The Commodity Futures Trading Commission (CFTC) has issued guidance for CFTC-regulated financial institutions on compliance with the security safeguards provisions of Title V of the Gramm-Leach-Bliley Act (GLBA). In a Staff Advisory, the CFTC recommends that futures commission merchants, commodity trading advisors, commodity pool operators, introducing brokers, retail foreign exchange dealers, swap dealers, and major swap participants implement certain best practices to meet their obligations under GLBA, as well as the CFTC’s GLBA regulations at 17 C.F.R. Part 160, to adopt policies and procedures that address administrative, technical and physical safeguards for the protection of customer records and information.
The CFTC’s recommendations are consistent with the requirements and guidelines issued by the FTC in its “Safeguards Rule” and by the federal banking regulators in the “Interagency Guidelines Establishing Standards for Safeguarding Customer Information” (although the FTC recently announced plans to review and solicit comments on the Safeguards Rule, suggesting that changes to the Rule may be forthcoming). In particular, the CFTC recommends that covered institutions:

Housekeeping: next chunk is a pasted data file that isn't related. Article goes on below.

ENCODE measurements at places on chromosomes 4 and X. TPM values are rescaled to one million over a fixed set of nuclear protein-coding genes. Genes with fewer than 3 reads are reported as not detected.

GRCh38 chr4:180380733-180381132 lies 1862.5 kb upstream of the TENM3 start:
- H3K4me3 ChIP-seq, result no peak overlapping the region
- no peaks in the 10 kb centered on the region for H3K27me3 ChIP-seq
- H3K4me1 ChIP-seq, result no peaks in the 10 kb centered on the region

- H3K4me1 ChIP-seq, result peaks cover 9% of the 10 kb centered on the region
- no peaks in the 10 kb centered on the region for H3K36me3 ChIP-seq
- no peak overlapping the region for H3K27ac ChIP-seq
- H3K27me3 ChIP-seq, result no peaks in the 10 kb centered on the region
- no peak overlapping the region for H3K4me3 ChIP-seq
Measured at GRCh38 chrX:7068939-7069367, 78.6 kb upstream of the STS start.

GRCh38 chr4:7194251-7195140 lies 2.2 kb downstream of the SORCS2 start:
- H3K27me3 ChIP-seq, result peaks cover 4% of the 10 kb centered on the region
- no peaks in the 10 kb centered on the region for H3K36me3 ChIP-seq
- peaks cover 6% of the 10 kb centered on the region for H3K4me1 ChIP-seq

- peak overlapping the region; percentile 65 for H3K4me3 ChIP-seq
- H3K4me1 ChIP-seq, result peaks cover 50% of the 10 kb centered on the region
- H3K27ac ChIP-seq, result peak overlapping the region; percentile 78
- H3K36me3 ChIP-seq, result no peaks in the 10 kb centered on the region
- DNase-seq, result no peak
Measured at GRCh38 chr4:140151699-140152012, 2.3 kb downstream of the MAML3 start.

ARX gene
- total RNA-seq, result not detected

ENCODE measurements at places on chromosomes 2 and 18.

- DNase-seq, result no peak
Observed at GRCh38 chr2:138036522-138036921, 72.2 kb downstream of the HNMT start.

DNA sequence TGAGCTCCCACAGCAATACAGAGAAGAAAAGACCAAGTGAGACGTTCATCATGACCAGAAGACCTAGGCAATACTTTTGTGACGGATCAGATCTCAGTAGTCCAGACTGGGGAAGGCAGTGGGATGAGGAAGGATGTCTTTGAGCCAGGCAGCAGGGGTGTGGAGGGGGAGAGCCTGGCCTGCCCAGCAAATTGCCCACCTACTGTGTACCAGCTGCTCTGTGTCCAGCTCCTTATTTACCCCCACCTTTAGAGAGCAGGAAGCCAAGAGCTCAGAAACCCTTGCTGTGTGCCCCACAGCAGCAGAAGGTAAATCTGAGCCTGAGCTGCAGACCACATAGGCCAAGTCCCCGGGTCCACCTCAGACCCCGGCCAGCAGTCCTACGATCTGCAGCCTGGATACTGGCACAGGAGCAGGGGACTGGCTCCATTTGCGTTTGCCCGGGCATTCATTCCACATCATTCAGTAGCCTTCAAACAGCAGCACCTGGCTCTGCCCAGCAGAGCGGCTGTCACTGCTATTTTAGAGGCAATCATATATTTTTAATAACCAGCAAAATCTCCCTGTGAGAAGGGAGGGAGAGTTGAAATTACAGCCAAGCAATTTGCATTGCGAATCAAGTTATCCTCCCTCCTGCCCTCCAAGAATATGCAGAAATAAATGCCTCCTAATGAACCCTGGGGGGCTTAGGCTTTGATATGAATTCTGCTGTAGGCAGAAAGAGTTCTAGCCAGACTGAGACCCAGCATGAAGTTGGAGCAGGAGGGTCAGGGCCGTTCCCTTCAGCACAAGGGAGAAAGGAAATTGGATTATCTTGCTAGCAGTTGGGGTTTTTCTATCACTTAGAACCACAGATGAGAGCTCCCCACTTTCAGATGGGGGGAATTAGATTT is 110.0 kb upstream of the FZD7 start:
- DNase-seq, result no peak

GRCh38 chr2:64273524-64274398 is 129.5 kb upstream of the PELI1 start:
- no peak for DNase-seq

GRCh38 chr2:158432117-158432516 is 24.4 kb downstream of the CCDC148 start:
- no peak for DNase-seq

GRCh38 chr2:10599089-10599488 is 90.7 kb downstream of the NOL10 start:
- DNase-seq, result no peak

- Designate a specific employee with privacy and security management oversight responsibilities;
- Identify, in writing, all reasonably foreseeable internal and external risks to security, confidentiality, and integrity of personal information and systems processing personal information;
- Design and implement safeguards, in writing, to control the identified risks;
- Train staff to implement the program;
- Regularly test and monitor the safeguards;
- Oversee service providers;
- Regularly evaluate and adjust the program; and
- Design and implement policies and procedures to respond to incidents involving unauthorized access, disclosure, or use of personal information.
CFTC-regulated entities should review the Staff Advisory for additional details on implementing the above recommendations. In addition, institutions seeking to enhance their information security programs may find it useful to useful to review the new NIST Cybersecurity Framework (which we discussed at length in a recent post). The Framework provides a voluntary set of standards, guidelines and best practices that financial institutions and other organizations can use to assess and manage cybersecurity risks, and is likely to become an influential benchmark in all industries for assessing the reasonableness of an organization’s information security program.